Roget's 21st Century Thesaurus, Third Edition Copyright © 2013 by the Philip Lief Group.

EXAMPLES FROM THE WEB FOR MORE POISON

God's-my-life, there's more poison in their tongues than in a nest of rattlesnakes?

They aint no more poison n a frog is, I sez; but most people thinks they are, an that is why strangers are afraid of em.

Notwithstanding the queen would not leave this, but eft she let ordain more poison, and put it in a piece.

Notwithstanding all this the queen would not leave her jealousy, and soon had more poison put in a cup.

Two more poison baits Sandy found pulled down in this manner.

It would take, like many diseases, more poison to cure her, a counter dose.

WORD ORIGIN

c.1200, "a deadly potion or substance," also figuratively, from Old French poison, puison (12c., Modern French poison) "a drink," especially a medical drink, later "a (magic) potion, poisonous drink" (14c.), from Latin potionem (nominative potio) "a drinking, a drink," also "poisonous drink" (Cicero), from potare "to drink" (see potion).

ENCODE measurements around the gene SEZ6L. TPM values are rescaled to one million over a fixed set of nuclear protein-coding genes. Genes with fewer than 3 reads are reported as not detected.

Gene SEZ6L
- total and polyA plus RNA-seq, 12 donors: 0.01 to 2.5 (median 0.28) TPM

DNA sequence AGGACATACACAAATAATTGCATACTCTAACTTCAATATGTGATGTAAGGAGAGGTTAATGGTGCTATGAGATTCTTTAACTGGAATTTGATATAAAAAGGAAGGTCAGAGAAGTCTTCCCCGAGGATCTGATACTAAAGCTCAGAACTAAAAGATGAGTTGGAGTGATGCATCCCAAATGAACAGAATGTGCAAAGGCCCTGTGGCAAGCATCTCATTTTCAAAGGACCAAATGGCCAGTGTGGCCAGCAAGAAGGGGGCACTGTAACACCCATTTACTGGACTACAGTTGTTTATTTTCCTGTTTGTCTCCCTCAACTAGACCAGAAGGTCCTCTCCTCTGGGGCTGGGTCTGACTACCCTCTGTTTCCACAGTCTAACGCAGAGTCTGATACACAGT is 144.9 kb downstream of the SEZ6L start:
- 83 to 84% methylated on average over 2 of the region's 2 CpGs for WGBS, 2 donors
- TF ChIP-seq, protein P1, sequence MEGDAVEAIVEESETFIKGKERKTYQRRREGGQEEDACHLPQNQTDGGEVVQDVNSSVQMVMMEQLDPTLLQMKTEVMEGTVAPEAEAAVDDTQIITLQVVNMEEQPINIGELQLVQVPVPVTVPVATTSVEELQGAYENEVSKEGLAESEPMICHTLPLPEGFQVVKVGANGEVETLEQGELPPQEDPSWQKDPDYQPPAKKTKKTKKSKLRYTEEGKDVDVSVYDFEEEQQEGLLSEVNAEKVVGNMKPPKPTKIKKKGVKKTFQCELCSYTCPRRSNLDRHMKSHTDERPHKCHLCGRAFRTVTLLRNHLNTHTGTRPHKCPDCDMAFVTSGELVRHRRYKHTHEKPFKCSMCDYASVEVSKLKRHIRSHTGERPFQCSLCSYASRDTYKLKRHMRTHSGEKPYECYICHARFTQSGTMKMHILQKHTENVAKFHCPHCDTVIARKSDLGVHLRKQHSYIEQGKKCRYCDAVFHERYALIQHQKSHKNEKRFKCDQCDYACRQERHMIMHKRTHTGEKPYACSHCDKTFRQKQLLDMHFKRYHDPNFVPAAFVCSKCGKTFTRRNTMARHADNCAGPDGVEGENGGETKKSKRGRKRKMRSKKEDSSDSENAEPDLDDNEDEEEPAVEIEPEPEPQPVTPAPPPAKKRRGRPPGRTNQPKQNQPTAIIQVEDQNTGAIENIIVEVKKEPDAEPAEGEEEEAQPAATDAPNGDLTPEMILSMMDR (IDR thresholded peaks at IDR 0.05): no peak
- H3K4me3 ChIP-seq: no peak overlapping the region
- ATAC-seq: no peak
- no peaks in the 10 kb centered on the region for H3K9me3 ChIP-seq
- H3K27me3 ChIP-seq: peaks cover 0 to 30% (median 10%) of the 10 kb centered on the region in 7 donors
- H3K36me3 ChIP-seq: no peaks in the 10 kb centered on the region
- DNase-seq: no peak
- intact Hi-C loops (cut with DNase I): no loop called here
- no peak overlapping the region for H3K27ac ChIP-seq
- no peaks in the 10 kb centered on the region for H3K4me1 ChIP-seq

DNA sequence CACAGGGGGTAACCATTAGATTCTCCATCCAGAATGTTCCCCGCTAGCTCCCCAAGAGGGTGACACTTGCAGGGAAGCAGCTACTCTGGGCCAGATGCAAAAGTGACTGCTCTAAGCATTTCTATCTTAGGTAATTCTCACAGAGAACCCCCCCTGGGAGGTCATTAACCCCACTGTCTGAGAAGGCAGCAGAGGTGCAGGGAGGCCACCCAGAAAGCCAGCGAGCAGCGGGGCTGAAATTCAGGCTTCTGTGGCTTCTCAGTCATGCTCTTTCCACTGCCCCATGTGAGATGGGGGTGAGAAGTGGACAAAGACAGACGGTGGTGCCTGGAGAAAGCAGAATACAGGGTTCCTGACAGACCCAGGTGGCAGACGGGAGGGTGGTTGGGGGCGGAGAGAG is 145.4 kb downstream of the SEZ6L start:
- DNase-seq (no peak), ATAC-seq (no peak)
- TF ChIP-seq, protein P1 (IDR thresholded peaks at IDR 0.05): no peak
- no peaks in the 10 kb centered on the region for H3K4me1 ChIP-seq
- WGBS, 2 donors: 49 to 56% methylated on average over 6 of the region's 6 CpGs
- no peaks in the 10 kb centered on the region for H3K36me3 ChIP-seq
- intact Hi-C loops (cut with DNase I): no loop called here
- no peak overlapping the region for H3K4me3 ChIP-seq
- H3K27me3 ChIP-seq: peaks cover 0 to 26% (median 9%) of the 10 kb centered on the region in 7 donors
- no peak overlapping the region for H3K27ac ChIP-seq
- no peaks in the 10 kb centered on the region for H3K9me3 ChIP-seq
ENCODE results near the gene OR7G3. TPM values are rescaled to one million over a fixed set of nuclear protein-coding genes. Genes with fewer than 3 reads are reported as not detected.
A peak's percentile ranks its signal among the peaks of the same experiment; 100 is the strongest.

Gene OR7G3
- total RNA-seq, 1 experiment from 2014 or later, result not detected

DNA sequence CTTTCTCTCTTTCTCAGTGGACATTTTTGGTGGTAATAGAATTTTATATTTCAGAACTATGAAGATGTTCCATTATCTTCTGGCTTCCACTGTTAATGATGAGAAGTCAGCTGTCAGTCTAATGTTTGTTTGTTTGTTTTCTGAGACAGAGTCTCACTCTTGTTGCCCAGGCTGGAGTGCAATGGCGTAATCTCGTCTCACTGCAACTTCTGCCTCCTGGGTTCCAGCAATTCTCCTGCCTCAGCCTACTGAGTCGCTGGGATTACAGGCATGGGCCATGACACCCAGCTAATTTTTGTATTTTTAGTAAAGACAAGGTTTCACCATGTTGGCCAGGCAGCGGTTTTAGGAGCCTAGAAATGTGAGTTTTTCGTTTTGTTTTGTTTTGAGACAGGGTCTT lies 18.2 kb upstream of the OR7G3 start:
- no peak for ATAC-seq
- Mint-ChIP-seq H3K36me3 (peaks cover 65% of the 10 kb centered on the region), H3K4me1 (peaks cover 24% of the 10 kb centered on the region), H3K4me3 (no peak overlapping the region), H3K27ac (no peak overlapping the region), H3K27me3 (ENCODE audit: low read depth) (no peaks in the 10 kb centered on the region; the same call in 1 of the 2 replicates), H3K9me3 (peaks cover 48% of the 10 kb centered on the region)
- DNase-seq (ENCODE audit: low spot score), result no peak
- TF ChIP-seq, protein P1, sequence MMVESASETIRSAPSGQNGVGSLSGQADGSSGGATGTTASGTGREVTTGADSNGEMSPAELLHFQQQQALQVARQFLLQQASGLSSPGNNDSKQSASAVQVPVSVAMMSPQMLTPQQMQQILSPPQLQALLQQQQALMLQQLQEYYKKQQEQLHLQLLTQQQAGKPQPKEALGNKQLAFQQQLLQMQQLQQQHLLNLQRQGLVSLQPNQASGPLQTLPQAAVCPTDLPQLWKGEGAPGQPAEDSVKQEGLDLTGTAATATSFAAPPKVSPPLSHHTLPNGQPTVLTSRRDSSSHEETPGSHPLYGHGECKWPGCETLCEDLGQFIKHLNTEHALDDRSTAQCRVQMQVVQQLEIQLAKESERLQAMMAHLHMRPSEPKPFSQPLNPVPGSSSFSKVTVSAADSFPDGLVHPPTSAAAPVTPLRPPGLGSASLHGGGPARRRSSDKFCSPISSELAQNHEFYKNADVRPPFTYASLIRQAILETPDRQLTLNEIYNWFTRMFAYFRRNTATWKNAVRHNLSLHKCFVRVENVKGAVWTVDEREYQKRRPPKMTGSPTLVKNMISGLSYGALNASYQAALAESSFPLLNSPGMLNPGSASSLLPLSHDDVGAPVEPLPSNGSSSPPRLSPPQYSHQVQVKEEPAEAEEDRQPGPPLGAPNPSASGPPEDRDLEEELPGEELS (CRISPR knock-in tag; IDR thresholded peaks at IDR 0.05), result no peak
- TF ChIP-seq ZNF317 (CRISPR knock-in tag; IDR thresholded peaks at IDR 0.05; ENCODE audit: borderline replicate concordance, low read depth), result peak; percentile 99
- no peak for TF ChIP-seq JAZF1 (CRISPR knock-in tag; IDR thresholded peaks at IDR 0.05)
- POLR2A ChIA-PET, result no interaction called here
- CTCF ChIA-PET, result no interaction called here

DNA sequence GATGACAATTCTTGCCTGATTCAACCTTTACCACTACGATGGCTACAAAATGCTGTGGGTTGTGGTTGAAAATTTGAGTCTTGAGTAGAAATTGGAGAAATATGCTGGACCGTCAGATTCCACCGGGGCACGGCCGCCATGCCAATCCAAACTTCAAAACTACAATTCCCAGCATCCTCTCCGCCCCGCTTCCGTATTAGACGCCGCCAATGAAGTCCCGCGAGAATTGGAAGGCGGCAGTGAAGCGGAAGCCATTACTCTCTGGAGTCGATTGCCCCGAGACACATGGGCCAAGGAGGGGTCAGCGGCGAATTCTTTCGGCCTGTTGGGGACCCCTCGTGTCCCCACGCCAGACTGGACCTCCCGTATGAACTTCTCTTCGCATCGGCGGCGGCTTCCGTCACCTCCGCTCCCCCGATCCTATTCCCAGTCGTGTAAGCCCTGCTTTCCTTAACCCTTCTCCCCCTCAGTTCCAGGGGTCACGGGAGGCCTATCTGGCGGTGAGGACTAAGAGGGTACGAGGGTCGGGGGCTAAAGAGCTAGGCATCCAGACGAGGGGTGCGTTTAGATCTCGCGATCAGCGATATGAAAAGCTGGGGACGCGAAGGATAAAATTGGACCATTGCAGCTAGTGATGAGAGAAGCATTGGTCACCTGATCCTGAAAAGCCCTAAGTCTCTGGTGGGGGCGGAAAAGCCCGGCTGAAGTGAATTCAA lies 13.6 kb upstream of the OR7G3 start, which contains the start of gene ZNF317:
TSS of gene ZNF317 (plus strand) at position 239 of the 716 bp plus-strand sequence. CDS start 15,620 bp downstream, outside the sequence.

For form evolution from Latin to French, cf. raison from rationem. The Latin word also is the source of Old Spanish pozon, Italian pozione, Spanish pocion. The more usual Indo-European word for this is represented in English by virus. The Old English word was ator (see attercop) or lybb. Slang sense of "alcoholic drink" first attested 1805, American English.

For sense evolution, cf. Old French enerber, enherber "to kill with poisonous plants." In many Germanic languages "poison" is named by a word equivalent to English gift (cf. Old High German gift, German Gift, Danish and Swedish gift; Dutch gift, vergift). This shift might have been partly euphemistic, partly by influence of Greek dosis "a portion prescribed," literally "a giving," used by Galen and other Greek physicians to mean an amount of medicine (see dose (n.)).

Figuratively from late 15c.; of persons by 1910. As an adjective from 1520s; with plant names from 18c. Poison ivy first recorded 1784; poison oak is from 1743. Poison gas first recorded 1915. Poison-pen (letter) popularized 1913 by a notorious criminal case in Pennsylvania, U.S.; the phrase dates to 1898.

Roget's 21st Century Thesaurus, Third Edition Copyright © 2013 by the Philip Lief Group.